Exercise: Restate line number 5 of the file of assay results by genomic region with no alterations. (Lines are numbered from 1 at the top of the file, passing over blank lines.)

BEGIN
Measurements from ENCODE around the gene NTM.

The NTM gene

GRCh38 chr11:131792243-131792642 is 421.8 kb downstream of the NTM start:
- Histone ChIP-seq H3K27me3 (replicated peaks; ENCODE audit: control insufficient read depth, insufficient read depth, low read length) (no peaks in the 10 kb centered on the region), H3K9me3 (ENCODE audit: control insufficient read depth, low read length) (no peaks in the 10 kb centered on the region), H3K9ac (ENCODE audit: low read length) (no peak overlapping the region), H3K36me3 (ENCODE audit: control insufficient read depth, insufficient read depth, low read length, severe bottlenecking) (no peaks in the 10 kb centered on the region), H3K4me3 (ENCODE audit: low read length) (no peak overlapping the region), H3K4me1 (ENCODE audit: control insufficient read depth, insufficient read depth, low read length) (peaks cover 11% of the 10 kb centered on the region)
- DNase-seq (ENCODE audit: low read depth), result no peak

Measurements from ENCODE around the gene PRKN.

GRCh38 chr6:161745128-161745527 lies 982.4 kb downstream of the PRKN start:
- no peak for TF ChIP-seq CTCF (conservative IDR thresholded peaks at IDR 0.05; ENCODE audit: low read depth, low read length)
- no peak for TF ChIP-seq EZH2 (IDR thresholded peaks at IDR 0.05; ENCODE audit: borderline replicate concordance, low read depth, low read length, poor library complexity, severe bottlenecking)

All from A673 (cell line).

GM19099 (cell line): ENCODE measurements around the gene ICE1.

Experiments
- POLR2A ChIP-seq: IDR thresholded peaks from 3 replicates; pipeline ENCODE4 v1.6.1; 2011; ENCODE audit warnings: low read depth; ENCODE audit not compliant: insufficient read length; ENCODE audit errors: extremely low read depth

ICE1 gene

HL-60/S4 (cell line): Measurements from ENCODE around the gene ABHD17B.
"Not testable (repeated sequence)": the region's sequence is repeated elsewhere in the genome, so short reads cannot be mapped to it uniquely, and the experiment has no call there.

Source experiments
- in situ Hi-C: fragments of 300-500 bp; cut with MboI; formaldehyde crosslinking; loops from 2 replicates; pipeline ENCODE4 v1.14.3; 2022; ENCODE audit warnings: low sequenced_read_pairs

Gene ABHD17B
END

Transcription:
- DNase-seq (ENCODE audit: low read depth), result no peak